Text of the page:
You see planes, trains and trucks every day. They are hauling or carrying a load somewhere. It may be people, animals or freight, but something is being moved at all times of the day and night. Getting people and things from place to place efficiently takes organization. Logistics management provides the technology and organization to get things from place to place efficiently.
Almost every industry involves transporting products. There may be supplies to be brought in or finished products to be delivered to stores and consumers. Economic growth depends on getting supplies in and products out on schedule. As supply chains and distribution channels grow, they become more complex. Companies are looking for professionals to manage their supply chains. If you like technology and problem-solving, supply chain management and logistics may be for you.
The job outlook for logisticians is excellent. The U.S. Bureau of Labor Statistics projects 22 percent employment growth from 2012-2022. That’s much faster than the average for all occupations.
Companies have found that making their supply chain processes more efficient and less costly increases their profitability. Logistics jobs come with many different titles. Some examples are:
- Customer Service Manager
- Inventory Control Manager
- Logistics Manager
- Logistics Services Salesperson
- Materials Manager
- Production Manager
- Purchasing Manager
- System Support Manager
- Transportation Manager
- Warehouse Operations Manager
Logistics management can be a lucrative career. The median wage in 2012 was more than $70,000 with the lowest 10 percent earning less than $45,000 according to the U.S. Department of Labor Bureau of Labor Statistics.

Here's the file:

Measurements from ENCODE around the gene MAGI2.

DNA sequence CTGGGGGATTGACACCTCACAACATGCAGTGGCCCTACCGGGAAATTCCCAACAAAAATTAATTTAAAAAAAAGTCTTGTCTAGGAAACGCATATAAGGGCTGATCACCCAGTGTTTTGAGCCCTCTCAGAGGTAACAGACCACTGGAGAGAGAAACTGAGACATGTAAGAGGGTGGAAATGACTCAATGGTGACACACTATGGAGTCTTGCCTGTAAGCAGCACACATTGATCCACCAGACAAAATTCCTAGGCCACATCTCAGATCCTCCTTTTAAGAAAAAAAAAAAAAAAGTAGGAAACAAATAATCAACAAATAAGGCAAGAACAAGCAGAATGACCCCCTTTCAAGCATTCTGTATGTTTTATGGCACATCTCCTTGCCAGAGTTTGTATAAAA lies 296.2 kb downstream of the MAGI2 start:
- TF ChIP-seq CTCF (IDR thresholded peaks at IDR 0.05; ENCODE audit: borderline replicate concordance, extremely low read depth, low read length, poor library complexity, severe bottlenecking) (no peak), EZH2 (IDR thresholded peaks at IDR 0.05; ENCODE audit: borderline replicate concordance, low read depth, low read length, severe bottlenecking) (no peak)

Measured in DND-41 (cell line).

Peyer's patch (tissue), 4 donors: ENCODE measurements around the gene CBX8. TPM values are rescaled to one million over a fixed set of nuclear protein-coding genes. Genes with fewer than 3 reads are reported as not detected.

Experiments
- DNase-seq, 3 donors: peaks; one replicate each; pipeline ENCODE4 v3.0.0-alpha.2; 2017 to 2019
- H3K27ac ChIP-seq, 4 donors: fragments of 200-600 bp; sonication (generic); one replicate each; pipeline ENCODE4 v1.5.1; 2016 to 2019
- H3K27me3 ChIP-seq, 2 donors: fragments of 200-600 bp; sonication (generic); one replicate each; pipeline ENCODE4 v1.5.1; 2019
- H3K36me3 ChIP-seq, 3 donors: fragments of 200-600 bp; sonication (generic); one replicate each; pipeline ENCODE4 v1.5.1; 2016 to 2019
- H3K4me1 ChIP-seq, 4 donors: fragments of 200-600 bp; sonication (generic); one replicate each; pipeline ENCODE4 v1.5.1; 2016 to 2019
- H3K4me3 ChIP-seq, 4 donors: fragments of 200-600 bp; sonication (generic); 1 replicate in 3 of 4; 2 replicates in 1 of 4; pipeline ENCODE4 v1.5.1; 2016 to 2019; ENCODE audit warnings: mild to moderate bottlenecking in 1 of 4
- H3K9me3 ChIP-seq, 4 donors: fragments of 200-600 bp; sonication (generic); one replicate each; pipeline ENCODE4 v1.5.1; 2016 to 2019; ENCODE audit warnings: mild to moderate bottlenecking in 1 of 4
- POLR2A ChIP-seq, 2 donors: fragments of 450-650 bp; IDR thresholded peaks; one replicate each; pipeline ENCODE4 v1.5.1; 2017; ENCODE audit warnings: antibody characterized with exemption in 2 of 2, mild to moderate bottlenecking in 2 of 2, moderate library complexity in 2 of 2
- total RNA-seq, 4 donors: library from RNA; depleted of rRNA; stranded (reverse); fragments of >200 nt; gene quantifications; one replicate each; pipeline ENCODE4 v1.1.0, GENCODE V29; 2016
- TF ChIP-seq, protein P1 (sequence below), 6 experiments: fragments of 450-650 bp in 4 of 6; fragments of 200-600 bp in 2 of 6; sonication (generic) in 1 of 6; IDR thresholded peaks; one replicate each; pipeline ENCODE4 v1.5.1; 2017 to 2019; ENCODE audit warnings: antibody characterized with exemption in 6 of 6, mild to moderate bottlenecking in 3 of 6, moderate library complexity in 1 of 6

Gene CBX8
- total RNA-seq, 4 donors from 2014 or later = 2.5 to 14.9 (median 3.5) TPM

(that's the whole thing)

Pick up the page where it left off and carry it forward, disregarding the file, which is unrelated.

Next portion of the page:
Logistics is a demanding job that requires focus and training. An associate degree in logistics management may be enough to qualify for some jobs, but a bachelor’s degree is more often required. Degrees in business, logistics or supply chain management are preferred.
Experience is important to move along the career path. Technology and systems change on a regular basis. Logistics careers require critical thinking and problem solving.
Certification is also available through the American Society of Transportation and Logistics or the International Society of Logistics. The certification generally requires a combination of education, experience and then passing an exam.
Entry-level jobs in logistics and supply chain management might include customer service management. Taking care of your customers is the basis of any business, but this position can also include managing inventory, planning product transportation needs or managing supplies needed. Other entry-level jobs may be distribution clerk, van driver or operation clerk.
Experience is a major factor for advancement in this career. Higher level degrees such as an MBA are also advantageous. Advanced roles may include industry analyst, project manager, logistics manager, operation director or transportation director. Advanced jobs may even involve global companies and customers.
Logistics is a growing industry. The job outlook is excellent and wages are strong. A degree in logistics management can open the door to an entry-level job. Getting that experience can lead up an exciting career path.